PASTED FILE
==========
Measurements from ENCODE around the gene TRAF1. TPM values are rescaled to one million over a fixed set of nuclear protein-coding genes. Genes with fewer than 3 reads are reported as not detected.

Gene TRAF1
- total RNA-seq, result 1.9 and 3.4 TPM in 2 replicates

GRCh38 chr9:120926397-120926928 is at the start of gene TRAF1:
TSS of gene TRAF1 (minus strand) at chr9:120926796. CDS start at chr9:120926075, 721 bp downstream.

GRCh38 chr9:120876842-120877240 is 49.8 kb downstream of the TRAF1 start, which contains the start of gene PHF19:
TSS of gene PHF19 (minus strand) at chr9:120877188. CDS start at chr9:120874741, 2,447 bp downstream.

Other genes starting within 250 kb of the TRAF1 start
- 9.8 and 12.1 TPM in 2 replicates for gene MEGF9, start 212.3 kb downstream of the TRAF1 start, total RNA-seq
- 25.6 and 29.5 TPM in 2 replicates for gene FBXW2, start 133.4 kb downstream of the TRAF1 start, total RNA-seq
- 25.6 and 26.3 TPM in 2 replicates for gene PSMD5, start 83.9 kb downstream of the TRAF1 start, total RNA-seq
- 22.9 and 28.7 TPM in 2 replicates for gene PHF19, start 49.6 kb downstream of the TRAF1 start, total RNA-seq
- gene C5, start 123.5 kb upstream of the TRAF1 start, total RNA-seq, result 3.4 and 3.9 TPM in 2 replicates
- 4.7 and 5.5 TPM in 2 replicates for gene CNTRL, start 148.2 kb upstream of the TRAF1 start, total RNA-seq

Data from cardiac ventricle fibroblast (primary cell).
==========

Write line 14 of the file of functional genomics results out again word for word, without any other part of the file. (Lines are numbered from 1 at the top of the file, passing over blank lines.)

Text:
- 4.7 and 5.5 TPM in 2 replicates for gene CNTRL, start 148.2 kb upstream of the TRAF1 start, total RNA-seq